In this blog, I’ll be focusing on the Domain Name System (DNS). To name a few of its components, you have IP addresses, nameserver hostnames and IP information, Start of Authority (SOA) records, and Top Level Domains (TLDs). Looking at these types of data in a vacuum is nowhere near as valuable as understanding their relationships to one another (and other datasets), so I would be remiss if I didn’t remind you to read Joe Slowik’s masterpiece “Analyzing Network Infrastructure as Composite Objects,” where he illustrates how to analyze network observables according to their relationships and patterns of composition, which in turn yields insights into adversary behaviors, enriching the value of the network indicator.

Malicious Network Infrastructure

Credit: Joe Slowik 

What is the Domain Name System (DNS)?

As one can imagine, DNS is our cup of tea here at DomainTools. For a short period of time, we joked internally about starting a series called “Drunk DNS” (a clever parody of the History Channel’s Drunk History). Of course, DNS is both celebrated and cursed throughout the security industry (depending on the day). The late Dan Kaminsky, who discovered a fundamental flaw in DNS back in 2008 declared “it’s always DNS”. A similar sentiment is shared in a popular haiku.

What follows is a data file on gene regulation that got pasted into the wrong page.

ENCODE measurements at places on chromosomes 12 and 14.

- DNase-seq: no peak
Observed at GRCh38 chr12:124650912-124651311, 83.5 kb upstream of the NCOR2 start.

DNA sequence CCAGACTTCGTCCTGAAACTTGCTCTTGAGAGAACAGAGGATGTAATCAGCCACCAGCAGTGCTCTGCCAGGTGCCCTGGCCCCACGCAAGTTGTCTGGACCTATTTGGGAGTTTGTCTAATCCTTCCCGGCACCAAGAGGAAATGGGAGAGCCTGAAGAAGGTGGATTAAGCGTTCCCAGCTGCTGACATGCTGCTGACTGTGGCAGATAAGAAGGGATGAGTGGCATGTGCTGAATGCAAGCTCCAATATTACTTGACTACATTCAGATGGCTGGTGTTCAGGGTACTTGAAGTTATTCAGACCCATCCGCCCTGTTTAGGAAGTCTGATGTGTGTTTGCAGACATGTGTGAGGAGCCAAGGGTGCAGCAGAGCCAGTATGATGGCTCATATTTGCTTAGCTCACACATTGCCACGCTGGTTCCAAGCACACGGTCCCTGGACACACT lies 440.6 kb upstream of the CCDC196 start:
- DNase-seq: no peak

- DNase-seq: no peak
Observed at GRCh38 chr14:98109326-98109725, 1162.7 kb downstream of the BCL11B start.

The late Dan Kaminsky, who discovered a fundamental flaw in DNS back in 2008 declared “it’s always DNS”. A similar sentiment is shared in a popular haiku.

DNS is quite robust and vast and as a result many folks portray its complexities as security shortcomings. While it’s true that it can be abused and create security risks, the richness of DNS also makes it a treasure trove of information, and as an industry we are only scratching the surface by taking advantage of a small number of DNS records. But to set the stage, let’s begin with why DNS exists and how it operates.

The History of DNS

The process of DNS, which I’ll explain here in a moment, dates back to the days of ARPANET. SRI International (known previously as The Stanford Research Institute) maintained a text file referred to as HOSTS.TXT that mapped host names to the numerical addresses of computers on the ARPANET. This process was developed by American information scientist, Elizabeth Feinler. These addresses were assigned manually. You could call into the SRI’s Network Information Center (NIC) and they would grab a computer’s hostname and address and add them to the primary file.